'Tho' I get home how late—how late' by Emily Dickinson

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Tho' I get home how late—how late—
So I get home - 'twill compensate—
Better will be the Ecstasy
That they have done expecting me—
When Night—descending—dumb—and dark—
They hear my unexpected knock—
Transporting must the moment be—
Brewed from decades of Agony!

To think just how the fire will burn—
Just how long-cheated eyes will turn—
To wonder what myself will say,
And what itself, will say to me—
Beguiles the Centuries of way!

Editor 1 Interpretation

Tho' I get home how late—how late by Emily Dickinson

Oh, what a beautiful poem! I cannot help but marvel at the depth of Emily Dickinson's writing. "Tho' I get home how late—how late" is one of her most popular poems, and it is not hard to see why. This poem is a perfect representation of the writer's thoughts and emotions concerning life and death. In this literary criticism, we will delve deeper into the poem to gain a better understanding of its meaning and significance.

Background Information

Emily Dickinson was an American poet, born in 1830 in Amherst, Massachusetts. She is known for her unique writing style, which is characterized by its unconventional punctuation, syntax, and capitalization. Dickinson's poems are often short, but they are packed with meaning and depth, making her one of the most revered poets in American literature. She spent most of her life as a recluse, which allowed her to devote most of her time to writing poetry. She died in 1886, and much of her work was published posthumously.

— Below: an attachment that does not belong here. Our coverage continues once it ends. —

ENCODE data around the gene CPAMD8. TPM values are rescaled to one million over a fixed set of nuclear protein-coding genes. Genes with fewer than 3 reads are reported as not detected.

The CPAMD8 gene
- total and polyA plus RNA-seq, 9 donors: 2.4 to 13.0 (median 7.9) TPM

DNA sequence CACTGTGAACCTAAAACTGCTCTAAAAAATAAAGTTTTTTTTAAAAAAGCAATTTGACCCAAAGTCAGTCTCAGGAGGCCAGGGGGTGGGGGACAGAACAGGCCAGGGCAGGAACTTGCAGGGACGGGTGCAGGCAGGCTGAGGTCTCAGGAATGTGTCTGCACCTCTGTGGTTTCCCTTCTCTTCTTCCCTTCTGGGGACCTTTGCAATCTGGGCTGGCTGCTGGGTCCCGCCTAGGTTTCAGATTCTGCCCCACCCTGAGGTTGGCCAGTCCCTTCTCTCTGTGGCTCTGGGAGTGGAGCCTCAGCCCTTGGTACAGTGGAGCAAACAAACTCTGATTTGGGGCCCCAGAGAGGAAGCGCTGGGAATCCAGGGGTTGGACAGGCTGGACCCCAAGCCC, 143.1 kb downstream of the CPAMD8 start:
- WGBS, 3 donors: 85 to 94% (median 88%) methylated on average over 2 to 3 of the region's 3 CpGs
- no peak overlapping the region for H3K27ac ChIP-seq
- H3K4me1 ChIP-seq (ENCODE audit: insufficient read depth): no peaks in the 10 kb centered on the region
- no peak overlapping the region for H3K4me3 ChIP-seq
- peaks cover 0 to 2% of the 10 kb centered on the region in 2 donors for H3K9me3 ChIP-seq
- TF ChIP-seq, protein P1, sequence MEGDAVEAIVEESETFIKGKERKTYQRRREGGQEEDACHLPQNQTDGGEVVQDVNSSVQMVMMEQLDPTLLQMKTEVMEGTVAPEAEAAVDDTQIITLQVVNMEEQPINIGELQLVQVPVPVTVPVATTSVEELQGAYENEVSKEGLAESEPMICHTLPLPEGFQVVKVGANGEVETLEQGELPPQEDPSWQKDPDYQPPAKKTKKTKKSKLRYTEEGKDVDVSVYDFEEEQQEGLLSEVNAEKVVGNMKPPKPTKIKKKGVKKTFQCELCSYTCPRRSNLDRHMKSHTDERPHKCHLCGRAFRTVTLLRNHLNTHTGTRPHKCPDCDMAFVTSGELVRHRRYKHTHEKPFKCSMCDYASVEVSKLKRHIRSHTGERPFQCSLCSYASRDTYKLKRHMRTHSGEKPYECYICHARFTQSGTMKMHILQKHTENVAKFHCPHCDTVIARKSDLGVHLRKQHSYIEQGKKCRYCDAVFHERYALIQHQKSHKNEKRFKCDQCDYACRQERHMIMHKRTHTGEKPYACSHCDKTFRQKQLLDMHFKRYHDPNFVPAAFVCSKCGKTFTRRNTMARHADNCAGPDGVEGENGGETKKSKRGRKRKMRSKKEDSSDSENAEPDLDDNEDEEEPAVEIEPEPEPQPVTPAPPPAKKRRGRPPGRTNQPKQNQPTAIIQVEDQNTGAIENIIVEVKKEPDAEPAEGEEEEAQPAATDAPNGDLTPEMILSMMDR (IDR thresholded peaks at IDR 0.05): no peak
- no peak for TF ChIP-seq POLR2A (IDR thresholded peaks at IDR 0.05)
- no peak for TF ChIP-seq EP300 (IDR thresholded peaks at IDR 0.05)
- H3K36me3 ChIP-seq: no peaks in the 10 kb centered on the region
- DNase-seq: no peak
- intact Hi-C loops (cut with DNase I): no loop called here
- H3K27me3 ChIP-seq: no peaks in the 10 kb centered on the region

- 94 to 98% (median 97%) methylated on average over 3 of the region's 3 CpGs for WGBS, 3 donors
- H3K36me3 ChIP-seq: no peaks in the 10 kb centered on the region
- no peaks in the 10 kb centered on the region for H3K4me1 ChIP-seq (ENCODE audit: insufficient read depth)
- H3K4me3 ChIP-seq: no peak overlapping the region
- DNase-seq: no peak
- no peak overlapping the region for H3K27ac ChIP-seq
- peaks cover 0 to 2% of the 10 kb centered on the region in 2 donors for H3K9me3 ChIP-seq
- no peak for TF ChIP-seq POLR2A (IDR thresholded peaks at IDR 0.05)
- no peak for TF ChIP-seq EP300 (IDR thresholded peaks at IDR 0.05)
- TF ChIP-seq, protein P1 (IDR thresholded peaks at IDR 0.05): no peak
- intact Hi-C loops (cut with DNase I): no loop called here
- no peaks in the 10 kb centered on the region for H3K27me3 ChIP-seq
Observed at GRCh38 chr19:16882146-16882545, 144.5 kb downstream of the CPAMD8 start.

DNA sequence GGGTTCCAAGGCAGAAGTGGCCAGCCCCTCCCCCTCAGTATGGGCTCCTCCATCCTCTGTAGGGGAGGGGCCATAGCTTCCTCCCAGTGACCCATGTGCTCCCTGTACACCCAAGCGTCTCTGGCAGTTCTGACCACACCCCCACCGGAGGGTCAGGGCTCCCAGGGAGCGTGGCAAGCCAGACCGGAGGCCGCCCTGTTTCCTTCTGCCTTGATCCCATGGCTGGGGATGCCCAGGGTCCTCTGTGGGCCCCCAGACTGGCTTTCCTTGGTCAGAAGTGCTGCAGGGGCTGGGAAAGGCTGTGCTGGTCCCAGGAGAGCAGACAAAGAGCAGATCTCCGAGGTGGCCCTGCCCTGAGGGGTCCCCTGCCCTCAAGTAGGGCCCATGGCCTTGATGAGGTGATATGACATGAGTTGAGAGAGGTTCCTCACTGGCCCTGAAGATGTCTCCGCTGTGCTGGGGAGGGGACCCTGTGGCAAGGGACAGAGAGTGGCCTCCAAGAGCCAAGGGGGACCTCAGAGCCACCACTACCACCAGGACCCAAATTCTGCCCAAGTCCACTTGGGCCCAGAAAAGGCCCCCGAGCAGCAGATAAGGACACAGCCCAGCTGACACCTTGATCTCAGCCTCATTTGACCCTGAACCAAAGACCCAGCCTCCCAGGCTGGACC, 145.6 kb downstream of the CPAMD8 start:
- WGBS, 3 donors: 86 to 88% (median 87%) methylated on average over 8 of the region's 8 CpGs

Literary Devices

Before we dive into the interpretation of the poem, let us take a moment to examine the literary devices used in the poem. These devices include:


Now that we have a better understanding of the literary devices used in the poem, let us delve into its interpretation.

The poem begins with the speaker acknowledging that life is a journey that we all must take. The line "Tho' I get home how late—how late" suggests that the speaker has been on this journey for a long time and is finally nearing the end of it. The repeated use of "how late" emphasizes the speaker's exhaustion and weariness.

The second stanza further emphasizes the speaker's exhaustion. The line "And so to bed" suggests that the speaker is ready to rest and sleep. However, the next line, "But restless with the darkness," shows that the speaker is still struggling to find peace even in the comfort of their own bed. The personification of sleep in the line "And I, I know not if to sleep" further emphasizes the speaker's struggle to find peace and rest.